> > copied to the response context. 11 } Conformance (Message context 
> > decoupling): Modifications to the request context while 
> previously in- 
> > 12 voked operations are in-progress MUST NOT affect the contents of 
> > the message context for the previously 13 invoked 
> operations. 14 The 
> > request and response contexts are of type 
> java.util.Map<String,Object> 
> > and are obtained using 15 the getRequestContext and 
> getResponseContext 
> > methods of BindingProvider.
> > 16
> > In some cases, data from the context may need to accompany 
> information 
> > exchanges. When this is required, 17 protocol bindings or handlers 
> > (see chapter 9) are responsible for annotating outbound 
> protocol data 
> > units 18 and extracting metadata from inbound protocol data 
> units. 19
> > Note: An example of the latter usage: a handler in a SOAP binding 
> > might introduce a header into a SOAP 20 request message to carry 
> > metadata from the request context and might add metadata to the 
> > response context 21 from the contents of a header in a 
> response SOAP 
> > message. 22
> > 
> > 
> > > 
> > > > A thread local would still
> > > > be used propagate the context down the interceptor 
> chain but the 
> > > > instance values used to initialise the thread local for each 
> > > > request would be maintained and synchronized by the Proxy.
> > > 
> > > 
> > > Well I dunno if a ThreadLocal would be any help if we
> > changed over to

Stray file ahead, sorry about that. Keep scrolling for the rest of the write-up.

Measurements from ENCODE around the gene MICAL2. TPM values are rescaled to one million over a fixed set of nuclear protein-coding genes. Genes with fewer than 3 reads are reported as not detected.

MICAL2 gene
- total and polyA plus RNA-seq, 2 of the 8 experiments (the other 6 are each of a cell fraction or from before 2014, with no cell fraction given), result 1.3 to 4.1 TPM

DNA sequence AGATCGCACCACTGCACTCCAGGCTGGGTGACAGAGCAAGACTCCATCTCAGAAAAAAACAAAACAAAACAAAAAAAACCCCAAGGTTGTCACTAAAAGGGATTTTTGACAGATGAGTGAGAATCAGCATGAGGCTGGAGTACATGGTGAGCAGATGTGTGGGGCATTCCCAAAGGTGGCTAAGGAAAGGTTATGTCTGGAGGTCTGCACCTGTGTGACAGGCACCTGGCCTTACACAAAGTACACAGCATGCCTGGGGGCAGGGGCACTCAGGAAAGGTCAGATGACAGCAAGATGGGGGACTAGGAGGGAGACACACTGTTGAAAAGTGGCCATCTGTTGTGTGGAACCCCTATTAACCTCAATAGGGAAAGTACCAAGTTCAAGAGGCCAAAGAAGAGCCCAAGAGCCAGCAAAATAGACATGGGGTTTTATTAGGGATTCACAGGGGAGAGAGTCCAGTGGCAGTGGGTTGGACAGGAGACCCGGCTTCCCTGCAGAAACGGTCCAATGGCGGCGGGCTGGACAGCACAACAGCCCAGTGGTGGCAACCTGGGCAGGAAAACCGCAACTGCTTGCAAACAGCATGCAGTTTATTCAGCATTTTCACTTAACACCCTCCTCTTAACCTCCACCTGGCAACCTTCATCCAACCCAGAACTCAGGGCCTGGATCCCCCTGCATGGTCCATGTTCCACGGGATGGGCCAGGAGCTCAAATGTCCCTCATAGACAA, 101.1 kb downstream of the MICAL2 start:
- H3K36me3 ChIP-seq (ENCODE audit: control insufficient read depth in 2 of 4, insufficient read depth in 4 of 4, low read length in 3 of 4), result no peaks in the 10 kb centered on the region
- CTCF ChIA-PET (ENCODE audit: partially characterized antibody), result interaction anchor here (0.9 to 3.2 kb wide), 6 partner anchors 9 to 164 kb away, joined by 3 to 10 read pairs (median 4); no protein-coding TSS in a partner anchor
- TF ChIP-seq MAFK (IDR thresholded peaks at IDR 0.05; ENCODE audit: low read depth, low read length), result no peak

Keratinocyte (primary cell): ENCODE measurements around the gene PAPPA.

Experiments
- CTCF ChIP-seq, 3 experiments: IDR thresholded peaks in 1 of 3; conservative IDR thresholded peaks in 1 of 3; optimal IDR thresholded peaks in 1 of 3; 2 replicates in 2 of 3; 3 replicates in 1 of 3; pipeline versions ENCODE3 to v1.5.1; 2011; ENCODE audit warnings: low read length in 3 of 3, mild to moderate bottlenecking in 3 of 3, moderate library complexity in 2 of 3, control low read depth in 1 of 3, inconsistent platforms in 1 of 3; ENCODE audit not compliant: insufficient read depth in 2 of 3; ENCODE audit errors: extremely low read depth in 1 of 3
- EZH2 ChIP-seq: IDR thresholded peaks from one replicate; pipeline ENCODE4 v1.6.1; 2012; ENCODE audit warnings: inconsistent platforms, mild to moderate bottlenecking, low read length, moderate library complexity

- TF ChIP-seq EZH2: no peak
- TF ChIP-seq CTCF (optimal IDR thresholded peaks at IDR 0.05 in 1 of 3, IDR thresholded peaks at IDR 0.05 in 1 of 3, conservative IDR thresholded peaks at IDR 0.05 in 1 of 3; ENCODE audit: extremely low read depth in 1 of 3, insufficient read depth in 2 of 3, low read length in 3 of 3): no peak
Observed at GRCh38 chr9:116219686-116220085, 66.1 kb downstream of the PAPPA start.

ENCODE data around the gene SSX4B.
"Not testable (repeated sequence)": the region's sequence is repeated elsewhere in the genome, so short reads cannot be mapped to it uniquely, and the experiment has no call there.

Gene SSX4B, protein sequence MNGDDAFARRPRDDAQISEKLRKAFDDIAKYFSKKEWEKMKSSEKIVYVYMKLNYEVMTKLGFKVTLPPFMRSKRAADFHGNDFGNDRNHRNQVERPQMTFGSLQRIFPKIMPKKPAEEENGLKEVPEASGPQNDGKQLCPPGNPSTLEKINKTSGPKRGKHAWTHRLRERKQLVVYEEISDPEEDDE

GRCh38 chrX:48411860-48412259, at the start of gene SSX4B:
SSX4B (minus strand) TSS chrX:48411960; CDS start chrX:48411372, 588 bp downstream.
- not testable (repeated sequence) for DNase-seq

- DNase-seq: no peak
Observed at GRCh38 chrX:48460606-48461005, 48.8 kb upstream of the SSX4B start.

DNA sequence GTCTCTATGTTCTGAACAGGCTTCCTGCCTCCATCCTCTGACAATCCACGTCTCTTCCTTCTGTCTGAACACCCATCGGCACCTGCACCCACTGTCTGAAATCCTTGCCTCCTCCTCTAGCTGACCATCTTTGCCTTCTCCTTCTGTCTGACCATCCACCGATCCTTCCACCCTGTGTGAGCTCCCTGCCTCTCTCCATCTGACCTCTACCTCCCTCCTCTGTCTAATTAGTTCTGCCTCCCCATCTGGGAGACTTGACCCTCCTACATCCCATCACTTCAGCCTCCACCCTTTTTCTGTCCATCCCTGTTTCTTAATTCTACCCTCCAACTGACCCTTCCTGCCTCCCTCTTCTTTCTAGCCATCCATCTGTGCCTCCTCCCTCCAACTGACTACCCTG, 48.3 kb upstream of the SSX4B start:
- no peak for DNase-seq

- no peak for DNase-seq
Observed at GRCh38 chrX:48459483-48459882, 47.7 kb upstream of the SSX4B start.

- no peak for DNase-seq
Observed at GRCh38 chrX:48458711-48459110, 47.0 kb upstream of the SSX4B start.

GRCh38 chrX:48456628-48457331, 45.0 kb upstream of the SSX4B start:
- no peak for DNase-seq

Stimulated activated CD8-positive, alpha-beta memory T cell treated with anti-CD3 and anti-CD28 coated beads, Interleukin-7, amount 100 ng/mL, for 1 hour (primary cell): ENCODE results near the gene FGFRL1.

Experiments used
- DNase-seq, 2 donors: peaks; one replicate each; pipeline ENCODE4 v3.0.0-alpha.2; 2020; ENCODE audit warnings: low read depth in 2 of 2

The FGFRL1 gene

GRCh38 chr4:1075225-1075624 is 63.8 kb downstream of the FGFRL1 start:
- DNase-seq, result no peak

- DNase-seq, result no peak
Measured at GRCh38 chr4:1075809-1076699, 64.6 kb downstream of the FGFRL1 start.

> > > option #3, as JaxWsClientProxy.invoke() puts both the request and 
> > > reply contexts into a fresh new over-arching per-request context
> > that's then
> > > passed down to Client.invoke() as an explicit param. So
> > just making a
> > > copy of a pre-request copy of the "master" request context would 
> > > seem to suffice, as opposed to sticking this in a ThreadLocal, 
> > > unless I'm missing something.
> > > 
> > Agreed, that would be fine if it is a parameter. The idea 
> is just that 
> > there is a clear separation where a copy is made, after 
> which mods to 
> > the master copy are ignored and inline mods to the copy are 
> contained 
> > to the thread or to the request.
> 
> 
> Yep, sounds good.
> 
>  
> > > BTW I just noticed that ClientImpl.invoke() just slaps *all* the 
> > > properties from the incoming message into the response 
> context, and 
> > > there don't seem to be any calls to the JaxWsClientProxy or
> > > BindingProviderImpl.populateResponseContext() methods 
> that look like 
> > > they're intended to filter out the non-APPLICATION-scoped 
> > > properties. So this behavior would seem to contravene the 
> spec also.
> > > 
> > I imagine the conformance is about the presence of the APPLICATION 
> > Scoped properties rather than the absence of 
> non-application ones so 
> > this will be ok. Some intelligent being may want access to the low 
> > level details but could only portably depend on the 
> application ones 
> > being present.
> 
> 
> I think the following snippet from the chapter & verse you quoted 
> 
> "The response context is first emptied and then each property 
> in the 10 message context that has a scope of APPLICATION is 
> copied to the response context."
> 
> would seem to indicate that non-APPLICATION props shouldn't 
> be copied into the response context.
> 
> Cheers,
> Eoghan
> 
>